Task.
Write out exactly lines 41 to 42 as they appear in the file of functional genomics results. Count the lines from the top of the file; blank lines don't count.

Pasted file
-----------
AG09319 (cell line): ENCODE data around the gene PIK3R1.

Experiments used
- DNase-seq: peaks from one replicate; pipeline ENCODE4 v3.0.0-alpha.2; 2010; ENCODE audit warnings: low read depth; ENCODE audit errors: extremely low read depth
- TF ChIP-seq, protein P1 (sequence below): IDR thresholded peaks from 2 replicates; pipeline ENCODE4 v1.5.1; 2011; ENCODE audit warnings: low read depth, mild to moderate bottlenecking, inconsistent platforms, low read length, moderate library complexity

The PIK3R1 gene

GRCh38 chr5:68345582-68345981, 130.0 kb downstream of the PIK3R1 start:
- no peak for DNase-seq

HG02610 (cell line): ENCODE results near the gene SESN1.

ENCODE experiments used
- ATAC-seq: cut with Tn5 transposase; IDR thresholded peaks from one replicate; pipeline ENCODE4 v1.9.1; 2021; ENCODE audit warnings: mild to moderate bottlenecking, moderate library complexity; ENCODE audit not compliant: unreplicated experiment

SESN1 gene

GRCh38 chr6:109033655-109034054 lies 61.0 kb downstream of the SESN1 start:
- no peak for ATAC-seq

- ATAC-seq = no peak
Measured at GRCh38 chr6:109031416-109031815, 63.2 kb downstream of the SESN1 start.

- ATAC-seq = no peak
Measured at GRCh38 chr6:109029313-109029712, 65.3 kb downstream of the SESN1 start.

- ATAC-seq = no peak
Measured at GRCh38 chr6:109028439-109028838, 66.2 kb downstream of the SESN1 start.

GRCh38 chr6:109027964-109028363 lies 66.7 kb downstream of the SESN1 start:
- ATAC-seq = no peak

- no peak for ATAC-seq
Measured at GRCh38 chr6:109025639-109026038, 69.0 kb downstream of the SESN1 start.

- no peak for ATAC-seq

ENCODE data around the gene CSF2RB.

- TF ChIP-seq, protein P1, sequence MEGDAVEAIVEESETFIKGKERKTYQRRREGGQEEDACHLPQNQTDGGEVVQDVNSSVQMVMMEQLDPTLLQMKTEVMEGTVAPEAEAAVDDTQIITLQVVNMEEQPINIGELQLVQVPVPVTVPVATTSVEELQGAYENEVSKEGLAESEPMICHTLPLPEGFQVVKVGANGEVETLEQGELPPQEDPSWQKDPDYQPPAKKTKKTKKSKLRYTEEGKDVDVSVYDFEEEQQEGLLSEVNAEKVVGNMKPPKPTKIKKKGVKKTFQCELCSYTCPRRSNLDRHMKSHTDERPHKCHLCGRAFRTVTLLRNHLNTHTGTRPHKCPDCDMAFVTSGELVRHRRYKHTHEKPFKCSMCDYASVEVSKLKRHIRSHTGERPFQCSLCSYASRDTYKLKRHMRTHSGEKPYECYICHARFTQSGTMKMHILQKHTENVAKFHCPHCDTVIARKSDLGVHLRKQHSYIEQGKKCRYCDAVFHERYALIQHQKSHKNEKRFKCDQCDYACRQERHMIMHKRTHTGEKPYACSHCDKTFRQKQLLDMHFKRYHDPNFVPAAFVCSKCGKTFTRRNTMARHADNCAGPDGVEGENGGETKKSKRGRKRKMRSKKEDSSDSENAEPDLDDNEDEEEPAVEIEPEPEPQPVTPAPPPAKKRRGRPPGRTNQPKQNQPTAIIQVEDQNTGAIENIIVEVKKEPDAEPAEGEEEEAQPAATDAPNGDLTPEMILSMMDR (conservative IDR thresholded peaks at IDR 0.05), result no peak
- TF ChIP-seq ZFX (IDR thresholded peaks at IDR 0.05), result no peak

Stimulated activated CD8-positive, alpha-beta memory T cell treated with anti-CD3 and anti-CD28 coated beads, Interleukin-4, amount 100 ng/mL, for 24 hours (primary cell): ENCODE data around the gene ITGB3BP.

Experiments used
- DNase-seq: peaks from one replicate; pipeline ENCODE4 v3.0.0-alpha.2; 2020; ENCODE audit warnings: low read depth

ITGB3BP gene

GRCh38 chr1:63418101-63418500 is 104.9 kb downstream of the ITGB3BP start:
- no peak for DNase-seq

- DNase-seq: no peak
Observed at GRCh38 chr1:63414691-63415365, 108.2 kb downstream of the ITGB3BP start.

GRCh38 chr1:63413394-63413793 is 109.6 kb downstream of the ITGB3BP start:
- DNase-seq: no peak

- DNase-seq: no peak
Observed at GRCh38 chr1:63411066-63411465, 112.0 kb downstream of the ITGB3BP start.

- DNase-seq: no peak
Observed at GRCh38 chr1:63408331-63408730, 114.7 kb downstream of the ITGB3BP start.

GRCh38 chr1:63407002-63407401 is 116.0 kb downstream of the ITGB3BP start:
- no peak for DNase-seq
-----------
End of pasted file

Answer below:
Observed at GRCh38 chr1:63408331-63408730, 114.7 kb downstream of the ITGB3BP start.

GRCh38 chr1:63407002-63407401 is 116.0 kb downstream of the ITGB3BP start: